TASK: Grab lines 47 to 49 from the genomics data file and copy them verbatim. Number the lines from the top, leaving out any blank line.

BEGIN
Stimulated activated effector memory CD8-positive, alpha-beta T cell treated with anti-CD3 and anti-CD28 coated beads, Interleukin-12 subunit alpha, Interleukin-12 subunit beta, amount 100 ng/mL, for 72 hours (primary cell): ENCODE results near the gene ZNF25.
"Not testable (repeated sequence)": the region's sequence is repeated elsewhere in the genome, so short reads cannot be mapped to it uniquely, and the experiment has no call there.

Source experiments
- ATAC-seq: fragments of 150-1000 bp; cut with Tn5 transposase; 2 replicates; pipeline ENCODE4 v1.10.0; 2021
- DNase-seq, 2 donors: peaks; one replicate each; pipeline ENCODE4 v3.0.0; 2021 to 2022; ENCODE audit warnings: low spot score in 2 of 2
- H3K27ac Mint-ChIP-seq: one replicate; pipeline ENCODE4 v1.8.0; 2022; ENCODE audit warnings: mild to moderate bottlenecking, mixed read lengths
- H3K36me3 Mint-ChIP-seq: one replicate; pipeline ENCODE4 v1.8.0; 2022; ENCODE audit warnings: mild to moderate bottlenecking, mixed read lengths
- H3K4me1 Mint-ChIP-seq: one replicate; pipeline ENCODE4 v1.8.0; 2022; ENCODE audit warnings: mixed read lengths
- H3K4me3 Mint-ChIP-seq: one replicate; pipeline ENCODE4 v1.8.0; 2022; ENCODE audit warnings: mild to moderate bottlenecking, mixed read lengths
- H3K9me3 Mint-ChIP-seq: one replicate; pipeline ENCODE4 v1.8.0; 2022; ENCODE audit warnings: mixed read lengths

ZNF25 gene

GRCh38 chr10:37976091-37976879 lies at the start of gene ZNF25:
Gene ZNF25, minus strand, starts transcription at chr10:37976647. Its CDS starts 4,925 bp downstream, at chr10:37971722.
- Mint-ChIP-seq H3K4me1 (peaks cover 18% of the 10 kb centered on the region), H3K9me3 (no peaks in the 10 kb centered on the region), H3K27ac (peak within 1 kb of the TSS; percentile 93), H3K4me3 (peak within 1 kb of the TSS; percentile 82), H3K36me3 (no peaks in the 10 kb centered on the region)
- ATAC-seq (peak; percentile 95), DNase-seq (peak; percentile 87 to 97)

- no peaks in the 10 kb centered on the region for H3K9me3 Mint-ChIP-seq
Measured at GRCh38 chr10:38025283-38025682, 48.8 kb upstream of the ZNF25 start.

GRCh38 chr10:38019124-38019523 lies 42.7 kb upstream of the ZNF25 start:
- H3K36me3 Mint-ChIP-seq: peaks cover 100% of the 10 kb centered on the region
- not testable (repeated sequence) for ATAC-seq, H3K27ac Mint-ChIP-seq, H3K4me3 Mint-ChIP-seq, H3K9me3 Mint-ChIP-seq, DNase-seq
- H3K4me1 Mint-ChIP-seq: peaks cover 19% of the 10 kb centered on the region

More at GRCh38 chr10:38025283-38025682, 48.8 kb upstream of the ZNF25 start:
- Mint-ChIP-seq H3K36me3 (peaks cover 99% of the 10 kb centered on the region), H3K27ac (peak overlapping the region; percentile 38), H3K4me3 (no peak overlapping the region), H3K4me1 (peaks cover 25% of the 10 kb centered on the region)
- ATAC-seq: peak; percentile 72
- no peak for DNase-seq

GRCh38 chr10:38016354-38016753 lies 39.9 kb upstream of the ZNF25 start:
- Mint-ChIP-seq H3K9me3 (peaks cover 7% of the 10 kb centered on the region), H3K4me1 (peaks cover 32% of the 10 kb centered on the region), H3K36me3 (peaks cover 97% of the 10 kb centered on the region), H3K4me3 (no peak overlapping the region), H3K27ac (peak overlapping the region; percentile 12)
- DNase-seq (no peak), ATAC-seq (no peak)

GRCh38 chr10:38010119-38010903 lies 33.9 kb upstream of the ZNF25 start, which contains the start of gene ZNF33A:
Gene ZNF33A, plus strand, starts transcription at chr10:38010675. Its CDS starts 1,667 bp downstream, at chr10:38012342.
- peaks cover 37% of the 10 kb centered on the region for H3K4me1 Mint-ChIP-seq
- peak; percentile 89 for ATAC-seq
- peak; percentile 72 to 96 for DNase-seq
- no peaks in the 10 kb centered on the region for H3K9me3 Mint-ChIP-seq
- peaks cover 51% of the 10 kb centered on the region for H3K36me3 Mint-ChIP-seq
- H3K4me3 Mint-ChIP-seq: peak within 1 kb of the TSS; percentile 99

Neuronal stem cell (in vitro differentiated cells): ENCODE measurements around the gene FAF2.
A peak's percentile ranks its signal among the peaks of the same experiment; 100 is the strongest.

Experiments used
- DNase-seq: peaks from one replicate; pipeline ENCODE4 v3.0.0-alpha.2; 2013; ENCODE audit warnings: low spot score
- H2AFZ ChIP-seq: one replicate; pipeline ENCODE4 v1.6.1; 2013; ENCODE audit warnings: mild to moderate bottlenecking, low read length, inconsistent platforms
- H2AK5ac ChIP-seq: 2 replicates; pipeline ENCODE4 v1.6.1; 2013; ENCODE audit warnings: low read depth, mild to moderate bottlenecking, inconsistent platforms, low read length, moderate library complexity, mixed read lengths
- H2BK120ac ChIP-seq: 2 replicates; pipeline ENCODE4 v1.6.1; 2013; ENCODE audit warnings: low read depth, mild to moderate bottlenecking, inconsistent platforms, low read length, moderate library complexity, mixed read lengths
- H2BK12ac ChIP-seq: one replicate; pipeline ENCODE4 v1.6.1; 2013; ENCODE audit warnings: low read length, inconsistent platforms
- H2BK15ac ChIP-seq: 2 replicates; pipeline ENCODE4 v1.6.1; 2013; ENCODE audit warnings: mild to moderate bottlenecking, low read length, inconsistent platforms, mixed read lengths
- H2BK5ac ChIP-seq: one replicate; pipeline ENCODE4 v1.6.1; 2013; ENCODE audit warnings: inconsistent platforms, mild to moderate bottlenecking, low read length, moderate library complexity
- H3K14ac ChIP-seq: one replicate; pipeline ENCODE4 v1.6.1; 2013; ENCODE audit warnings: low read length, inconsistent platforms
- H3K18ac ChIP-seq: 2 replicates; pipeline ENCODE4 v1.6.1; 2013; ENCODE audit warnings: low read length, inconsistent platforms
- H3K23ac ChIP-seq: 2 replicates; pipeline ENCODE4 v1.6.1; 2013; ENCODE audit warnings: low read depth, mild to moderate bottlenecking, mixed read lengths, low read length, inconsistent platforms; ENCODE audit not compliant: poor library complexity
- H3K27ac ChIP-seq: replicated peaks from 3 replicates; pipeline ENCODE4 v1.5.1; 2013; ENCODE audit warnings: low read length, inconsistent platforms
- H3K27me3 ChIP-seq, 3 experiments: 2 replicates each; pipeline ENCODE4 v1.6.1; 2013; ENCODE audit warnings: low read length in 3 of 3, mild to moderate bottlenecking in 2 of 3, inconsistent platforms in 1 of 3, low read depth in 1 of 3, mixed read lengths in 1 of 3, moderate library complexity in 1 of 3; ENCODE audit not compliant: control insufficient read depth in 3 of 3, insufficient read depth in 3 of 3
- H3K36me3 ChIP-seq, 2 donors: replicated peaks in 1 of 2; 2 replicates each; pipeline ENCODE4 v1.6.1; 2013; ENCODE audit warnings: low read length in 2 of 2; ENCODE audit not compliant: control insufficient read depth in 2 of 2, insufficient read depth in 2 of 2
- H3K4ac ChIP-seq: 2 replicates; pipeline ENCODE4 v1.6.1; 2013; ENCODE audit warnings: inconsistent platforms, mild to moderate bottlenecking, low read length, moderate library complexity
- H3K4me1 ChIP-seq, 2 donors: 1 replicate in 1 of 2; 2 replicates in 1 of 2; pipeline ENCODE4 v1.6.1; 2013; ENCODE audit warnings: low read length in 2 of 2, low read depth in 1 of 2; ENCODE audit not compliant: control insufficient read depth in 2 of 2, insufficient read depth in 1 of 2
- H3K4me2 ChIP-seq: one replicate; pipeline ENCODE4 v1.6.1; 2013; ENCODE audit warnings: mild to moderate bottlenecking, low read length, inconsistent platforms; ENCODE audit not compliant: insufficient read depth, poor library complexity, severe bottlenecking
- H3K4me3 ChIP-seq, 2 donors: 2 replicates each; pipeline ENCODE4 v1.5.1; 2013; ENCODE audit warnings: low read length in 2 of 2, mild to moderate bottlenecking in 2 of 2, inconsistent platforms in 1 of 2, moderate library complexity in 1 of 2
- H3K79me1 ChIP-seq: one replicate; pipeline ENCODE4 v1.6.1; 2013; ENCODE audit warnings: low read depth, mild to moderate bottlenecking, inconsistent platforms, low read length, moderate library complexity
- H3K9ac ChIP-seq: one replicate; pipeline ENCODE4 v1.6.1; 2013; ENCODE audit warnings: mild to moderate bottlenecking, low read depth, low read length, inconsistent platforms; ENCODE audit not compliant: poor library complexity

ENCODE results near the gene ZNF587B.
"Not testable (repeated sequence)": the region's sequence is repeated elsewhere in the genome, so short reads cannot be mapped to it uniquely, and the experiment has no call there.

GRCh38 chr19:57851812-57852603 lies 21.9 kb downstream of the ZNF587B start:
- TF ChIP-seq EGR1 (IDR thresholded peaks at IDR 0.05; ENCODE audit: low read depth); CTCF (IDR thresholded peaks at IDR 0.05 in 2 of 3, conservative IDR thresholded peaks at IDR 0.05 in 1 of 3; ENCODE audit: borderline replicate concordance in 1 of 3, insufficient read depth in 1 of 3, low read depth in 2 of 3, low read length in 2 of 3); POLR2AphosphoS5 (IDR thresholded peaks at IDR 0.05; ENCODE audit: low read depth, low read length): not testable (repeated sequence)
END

- H3K14ac ChIP-seq: one replicate; pipeline ENCODE4 v1.6.1; 2013; ENCODE audit warnings: low read length, inconsistent platforms
- H3K18ac ChIP-seq: 2 replicates; pipeline ENCODE4 v1.6.1; 2013; ENCODE audit warnings: low read length, inconsistent platforms
- H3K23ac ChIP-seq: 2 replicates; pipeline ENCODE4 v1.6.1; 2013; ENCODE audit warnings: low read depth, mild to moderate bottlenecking, mixed read lengths, low read length, inconsistent platforms; ENCODE audit not compliant: poor library complexity